Today I went a bamboo forest. It was really, really, really fun. The bamboos are really big and amazing and really super big and we got to take a little bamboo and play music on them. Then, we went to back to the nature center. We dropped off our bamboos and went to the taro patch. The Hawaiian name for taro is Kalo. We pulled the weeds and then we watered. We also jumped in the mud and had lots and lots of fun. Taro grows in mud. We jumped and jumped. Afterwards we went back to the nature center and washed ourselves off and changed our clothes. Then we ate lunch. Afterwards we turned our bamboo into instruments. We could choose from two different instruments. One group got holes drilled in the bamboo. For our group the instructors cut notches in them.


Today I went to a beach. It was really, really fun and there was this big, big stick sticking in the sand. I got my towel and do you know what did? I tied the top to the top of the stick and it was a sail! It was really, really amazing. It was so cool because I pretended it was on a boat and I was sailing on the ocean. We jumped in the waves and built sand castles. When we got back to the nature center, we played games. I wrote in my journal that Waimanalo means “sweet water.” I also wrote a list of things to look for when you’re finding a place to live on a Hawaiian island: water, food/fish, view, access to ocean, close to mountains. We also learned what ohana means. Ohana means family: extended family, friends, plants and animals. At the bottom there is earth mother and at the top there is sky father. In the middle is taro (our older brother) and people.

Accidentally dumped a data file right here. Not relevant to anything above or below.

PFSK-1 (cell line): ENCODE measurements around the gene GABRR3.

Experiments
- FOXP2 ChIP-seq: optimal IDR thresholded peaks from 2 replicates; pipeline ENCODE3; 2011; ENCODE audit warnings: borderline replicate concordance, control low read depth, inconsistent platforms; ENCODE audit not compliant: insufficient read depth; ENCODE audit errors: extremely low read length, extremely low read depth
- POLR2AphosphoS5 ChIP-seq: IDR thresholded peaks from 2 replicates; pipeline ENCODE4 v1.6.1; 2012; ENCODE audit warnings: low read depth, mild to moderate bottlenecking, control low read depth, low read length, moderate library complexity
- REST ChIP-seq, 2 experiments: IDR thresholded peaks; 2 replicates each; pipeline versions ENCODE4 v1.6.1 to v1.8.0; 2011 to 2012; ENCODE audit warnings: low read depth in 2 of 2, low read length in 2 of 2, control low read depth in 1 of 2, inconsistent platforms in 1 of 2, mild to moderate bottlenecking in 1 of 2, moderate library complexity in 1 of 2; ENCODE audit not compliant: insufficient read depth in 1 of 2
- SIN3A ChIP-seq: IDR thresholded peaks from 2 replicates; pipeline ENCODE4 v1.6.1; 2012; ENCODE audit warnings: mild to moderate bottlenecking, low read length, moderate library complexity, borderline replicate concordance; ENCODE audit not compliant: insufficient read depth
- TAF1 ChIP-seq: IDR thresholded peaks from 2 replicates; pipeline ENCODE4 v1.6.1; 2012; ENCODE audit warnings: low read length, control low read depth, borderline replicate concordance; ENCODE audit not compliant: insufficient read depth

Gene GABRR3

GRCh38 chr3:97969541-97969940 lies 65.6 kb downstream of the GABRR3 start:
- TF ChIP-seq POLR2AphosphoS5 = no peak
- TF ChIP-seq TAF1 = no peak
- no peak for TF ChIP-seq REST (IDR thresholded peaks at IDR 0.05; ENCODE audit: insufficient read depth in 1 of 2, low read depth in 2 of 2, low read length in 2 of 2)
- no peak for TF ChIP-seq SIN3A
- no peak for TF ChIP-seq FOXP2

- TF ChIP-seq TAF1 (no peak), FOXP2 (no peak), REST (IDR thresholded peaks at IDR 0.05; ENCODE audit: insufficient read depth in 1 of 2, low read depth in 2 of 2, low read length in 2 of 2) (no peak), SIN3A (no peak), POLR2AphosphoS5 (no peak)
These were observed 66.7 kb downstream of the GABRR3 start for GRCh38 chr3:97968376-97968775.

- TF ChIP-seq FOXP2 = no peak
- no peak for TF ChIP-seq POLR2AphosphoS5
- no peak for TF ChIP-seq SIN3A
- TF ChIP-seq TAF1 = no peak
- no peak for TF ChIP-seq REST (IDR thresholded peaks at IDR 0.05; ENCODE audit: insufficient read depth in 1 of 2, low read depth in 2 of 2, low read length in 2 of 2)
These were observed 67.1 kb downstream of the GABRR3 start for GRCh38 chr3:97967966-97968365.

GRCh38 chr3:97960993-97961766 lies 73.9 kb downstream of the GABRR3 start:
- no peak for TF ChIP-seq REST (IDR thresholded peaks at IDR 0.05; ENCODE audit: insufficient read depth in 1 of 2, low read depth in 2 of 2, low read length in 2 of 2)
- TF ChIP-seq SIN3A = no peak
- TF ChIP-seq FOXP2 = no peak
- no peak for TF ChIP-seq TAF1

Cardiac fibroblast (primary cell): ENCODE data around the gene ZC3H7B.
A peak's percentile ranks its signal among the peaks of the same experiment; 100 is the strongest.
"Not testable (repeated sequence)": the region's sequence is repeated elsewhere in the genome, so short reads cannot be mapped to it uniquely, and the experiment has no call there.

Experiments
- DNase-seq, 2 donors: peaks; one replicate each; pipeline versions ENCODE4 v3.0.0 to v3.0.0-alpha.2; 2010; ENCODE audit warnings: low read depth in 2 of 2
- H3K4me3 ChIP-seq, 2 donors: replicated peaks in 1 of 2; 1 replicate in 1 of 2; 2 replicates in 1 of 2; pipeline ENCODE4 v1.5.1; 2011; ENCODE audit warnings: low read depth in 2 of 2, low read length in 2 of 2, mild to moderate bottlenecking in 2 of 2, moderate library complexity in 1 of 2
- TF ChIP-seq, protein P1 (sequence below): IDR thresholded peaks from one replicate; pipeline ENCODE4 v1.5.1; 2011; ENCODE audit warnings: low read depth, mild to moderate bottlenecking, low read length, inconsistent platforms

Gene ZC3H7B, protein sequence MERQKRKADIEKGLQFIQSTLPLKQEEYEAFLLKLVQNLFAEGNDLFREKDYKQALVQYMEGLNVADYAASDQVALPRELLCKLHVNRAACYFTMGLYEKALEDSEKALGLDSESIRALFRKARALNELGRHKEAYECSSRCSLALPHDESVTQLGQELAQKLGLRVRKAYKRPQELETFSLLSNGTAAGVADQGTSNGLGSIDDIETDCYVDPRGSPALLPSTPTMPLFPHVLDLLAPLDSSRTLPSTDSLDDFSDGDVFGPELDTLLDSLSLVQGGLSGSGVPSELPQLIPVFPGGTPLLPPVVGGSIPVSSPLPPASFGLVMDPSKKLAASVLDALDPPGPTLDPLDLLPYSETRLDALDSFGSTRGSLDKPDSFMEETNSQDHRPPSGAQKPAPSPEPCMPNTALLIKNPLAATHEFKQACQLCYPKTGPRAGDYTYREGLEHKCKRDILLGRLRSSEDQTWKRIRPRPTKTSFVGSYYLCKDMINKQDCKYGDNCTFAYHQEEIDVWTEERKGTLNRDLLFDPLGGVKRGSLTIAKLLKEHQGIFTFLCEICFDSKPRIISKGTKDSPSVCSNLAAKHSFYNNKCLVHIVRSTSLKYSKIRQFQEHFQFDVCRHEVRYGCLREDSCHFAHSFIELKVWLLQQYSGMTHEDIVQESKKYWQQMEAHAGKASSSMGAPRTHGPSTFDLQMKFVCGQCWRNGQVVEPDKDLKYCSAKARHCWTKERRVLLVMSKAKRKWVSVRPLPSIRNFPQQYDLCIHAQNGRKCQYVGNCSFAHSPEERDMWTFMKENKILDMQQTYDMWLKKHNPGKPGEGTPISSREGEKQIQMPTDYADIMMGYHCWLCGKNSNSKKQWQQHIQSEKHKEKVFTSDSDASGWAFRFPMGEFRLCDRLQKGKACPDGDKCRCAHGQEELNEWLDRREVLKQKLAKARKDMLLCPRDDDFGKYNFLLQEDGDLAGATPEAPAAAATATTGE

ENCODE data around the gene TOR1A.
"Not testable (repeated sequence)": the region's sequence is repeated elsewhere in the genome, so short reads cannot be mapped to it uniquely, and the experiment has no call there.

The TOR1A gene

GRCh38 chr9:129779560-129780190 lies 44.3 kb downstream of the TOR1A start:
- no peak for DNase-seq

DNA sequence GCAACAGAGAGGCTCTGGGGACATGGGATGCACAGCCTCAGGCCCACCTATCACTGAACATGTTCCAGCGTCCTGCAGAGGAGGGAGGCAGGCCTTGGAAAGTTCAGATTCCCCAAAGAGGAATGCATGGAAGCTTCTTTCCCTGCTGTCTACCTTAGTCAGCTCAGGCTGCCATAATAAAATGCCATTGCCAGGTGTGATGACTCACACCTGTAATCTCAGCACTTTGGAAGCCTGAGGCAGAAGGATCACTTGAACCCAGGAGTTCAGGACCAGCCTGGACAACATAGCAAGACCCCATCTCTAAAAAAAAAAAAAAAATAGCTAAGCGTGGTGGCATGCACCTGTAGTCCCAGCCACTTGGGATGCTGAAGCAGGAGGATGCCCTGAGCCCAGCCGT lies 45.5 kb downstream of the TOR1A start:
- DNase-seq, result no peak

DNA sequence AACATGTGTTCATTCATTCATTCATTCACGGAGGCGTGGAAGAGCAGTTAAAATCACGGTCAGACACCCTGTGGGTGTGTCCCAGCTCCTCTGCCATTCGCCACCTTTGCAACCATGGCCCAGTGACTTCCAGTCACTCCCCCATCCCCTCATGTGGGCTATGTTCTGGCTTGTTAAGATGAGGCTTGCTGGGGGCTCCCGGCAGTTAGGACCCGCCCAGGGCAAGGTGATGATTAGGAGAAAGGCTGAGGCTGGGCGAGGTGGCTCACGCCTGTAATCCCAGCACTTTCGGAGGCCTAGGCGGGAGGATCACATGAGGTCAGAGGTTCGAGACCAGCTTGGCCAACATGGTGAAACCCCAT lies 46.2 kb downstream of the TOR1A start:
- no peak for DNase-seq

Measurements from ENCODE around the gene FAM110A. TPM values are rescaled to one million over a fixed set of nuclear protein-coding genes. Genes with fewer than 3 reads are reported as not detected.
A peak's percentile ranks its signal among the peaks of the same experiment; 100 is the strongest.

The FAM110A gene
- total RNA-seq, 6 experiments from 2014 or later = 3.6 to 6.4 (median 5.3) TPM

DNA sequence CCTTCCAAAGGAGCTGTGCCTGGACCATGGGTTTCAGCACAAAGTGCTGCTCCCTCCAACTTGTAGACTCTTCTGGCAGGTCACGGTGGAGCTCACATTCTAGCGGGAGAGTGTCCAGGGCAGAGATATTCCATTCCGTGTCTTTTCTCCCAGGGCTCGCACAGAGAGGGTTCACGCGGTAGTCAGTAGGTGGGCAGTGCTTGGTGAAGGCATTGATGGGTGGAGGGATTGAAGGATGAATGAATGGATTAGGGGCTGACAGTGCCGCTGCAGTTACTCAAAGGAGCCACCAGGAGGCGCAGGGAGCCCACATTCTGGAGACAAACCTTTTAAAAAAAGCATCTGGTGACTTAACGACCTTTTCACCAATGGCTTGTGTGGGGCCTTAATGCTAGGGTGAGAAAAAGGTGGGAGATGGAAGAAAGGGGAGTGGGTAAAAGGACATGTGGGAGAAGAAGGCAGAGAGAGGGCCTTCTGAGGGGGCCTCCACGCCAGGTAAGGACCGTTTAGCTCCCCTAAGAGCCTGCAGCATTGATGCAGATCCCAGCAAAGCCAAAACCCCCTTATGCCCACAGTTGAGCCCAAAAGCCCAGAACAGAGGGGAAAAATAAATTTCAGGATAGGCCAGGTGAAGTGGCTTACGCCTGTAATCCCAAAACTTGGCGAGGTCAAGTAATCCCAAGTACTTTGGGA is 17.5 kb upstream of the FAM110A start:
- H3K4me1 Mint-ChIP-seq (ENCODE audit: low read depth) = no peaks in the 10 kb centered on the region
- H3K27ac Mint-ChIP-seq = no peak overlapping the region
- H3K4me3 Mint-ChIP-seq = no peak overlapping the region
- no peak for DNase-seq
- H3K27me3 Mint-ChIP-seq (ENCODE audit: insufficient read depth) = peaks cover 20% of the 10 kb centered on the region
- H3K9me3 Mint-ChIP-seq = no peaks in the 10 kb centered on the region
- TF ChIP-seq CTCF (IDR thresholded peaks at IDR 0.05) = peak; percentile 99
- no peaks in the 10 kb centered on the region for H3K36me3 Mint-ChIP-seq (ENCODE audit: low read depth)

Today was stream day. We learned about where stream water comes from. The rain pours down onto a mountain. Some goes to the ocean, but some of it goes down to the roots and into the aquifer. In the aquifer it gets filtered and it takes lots and lots of years just to get to us. We should make sure that we have some plants and trees to catch the rainwater so it gets to the aquifer. We went fishing at one location. We used nets. We only caught shrimp, but we also caught two toads. After 45 minutes we went to another location and we wrote a poem about our favorite thing. I wrote about water: